Bottom Line: Although the epithelial lining of much of the mammalian urinary tract is known simply as the urothelium, this epithelium can be divided into at least three lineages of renal pelvis/ureter, bladder/trigone, and proximal urethra based on their embryonic origin, uroplakin content, keratin expression pattern, in vitro growth potential, and propensity to keratinize during vitamin A deficiency.During vitamin A deficiency, mouse urothelium form multiple keratinized foci in proximal urethra probably originating from scattered K14-positive basal cells, and the keratinized epithelium expands horizontally to replace the surrounding normal urothelium.These data suggest that the urothelium consists of multiple cell lineages, that trigone urothelium is closely related to the urothelium covering the rest of the bladder, and that lineage heterogeneity coupled with cell migration/replacement form the cellular basis for urothelial squamous metaplasia.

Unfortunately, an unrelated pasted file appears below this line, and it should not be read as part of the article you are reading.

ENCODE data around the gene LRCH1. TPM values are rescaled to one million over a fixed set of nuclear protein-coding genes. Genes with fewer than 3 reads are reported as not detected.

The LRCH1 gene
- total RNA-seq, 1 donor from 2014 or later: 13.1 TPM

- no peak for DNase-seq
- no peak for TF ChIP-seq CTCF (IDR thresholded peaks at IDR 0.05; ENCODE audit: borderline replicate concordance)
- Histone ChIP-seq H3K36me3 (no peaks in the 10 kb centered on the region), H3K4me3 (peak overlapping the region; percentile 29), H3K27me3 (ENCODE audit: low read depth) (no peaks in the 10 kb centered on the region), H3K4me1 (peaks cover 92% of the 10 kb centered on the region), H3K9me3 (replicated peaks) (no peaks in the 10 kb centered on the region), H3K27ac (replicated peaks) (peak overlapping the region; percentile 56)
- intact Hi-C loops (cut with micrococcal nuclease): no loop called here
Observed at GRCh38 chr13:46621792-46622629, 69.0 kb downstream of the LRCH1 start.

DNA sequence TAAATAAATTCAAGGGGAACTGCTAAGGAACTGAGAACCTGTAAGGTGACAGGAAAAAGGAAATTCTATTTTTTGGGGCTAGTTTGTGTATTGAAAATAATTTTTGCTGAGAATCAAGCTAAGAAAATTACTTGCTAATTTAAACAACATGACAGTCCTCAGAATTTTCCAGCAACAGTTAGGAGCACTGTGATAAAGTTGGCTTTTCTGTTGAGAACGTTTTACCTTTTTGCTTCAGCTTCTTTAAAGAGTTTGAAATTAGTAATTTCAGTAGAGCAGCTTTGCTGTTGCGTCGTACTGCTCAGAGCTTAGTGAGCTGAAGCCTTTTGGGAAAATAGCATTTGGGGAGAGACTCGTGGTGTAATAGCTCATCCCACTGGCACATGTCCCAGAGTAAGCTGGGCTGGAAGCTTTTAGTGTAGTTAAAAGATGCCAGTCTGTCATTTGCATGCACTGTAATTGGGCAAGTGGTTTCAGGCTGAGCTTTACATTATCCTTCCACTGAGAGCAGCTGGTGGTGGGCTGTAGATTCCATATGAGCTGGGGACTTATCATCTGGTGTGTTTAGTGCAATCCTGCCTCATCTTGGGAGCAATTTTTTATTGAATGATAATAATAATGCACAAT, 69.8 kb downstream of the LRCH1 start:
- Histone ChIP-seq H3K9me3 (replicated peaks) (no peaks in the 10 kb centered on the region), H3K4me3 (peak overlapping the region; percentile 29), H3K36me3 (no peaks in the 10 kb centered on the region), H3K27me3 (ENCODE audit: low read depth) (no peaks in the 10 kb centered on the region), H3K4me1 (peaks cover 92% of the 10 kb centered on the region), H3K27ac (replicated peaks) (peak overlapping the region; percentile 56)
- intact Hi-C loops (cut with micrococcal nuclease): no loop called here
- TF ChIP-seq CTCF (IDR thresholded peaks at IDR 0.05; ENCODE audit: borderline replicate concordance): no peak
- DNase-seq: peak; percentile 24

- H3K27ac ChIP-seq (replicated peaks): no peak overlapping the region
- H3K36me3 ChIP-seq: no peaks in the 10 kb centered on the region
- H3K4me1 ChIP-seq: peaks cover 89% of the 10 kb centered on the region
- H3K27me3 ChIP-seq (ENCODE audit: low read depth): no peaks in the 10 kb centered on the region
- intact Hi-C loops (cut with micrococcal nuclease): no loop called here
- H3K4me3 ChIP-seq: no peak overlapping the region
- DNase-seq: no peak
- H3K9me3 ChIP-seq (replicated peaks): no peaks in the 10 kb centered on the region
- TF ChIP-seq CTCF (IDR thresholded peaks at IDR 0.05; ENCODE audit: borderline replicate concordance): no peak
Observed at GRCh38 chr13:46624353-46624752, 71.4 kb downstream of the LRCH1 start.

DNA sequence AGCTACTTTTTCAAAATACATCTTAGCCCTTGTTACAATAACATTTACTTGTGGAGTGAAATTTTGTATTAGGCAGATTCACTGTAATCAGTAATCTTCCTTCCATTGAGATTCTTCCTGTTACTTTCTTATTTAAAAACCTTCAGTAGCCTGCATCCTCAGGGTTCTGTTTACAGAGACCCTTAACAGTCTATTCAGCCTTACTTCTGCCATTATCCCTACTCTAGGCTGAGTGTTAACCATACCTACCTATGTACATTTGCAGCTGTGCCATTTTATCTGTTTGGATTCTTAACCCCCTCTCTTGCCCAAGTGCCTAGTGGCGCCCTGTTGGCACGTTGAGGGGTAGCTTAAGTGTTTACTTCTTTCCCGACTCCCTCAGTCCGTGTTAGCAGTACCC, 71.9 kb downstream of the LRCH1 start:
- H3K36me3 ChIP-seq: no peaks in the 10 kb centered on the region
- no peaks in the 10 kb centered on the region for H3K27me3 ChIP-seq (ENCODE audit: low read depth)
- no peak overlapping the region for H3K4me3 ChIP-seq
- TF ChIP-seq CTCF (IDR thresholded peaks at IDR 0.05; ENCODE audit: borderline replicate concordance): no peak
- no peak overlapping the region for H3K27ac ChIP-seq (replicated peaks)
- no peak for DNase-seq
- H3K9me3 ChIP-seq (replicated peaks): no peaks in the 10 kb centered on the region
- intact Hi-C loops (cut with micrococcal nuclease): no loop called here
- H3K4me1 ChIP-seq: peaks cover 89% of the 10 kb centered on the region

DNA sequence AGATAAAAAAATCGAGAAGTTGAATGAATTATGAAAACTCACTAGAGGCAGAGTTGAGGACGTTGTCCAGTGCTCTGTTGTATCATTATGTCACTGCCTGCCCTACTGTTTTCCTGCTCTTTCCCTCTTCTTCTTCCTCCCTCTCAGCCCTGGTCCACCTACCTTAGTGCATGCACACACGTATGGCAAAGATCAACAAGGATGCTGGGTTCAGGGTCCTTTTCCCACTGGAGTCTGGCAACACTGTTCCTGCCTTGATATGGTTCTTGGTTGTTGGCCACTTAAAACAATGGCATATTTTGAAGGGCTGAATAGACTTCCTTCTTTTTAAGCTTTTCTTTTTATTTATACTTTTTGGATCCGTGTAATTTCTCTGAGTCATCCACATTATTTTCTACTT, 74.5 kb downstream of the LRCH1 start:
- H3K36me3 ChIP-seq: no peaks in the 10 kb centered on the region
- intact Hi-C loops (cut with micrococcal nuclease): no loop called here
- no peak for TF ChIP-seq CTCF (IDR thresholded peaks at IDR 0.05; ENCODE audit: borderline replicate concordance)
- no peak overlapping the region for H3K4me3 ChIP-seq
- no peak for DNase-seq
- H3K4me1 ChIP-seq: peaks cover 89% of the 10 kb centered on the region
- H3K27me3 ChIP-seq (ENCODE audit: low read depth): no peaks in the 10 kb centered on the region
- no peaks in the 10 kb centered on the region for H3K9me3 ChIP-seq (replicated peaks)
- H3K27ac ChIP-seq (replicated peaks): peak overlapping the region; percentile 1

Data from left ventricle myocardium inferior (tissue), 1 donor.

View Article: PubMed Central - PubMed

Affiliation: Epithelial Biology Unit, The Ronald O. Perelman Department of Dermatology.

ABSTRACT
Although the epithelial lining of much of the mammalian urinary tract is known simply as the urothelium, this epithelium can be divided into at least three lineages of renal pelvis/ureter, bladder/trigone, and proximal urethra based on their embryonic origin, uroplakin content, keratin expression pattern, in vitro growth potential, and propensity to keratinize during vitamin A deficiency. Moreover, these cells remain phenotypically distinct even after they have been serially passaged under identical culture conditions, thus ruling out local mesenchymal influence as the sole cause of their in vivo differences. During vitamin A deficiency, mouse urothelium form multiple keratinized foci in proximal urethra probably originating from scattered K14-positive basal cells, and the keratinized epithelium expands horizontally to replace the surrounding normal urothelium. These data suggest that the urothelium consists of multiple cell lineages, that trigone urothelium is closely related to the urothelium covering the rest of the bladder, and that lineage heterogeneity coupled with cell migration/replacement form the cellular basis for urothelial squamous metaplasia.

Show MeSH
Related in: MedlinePlus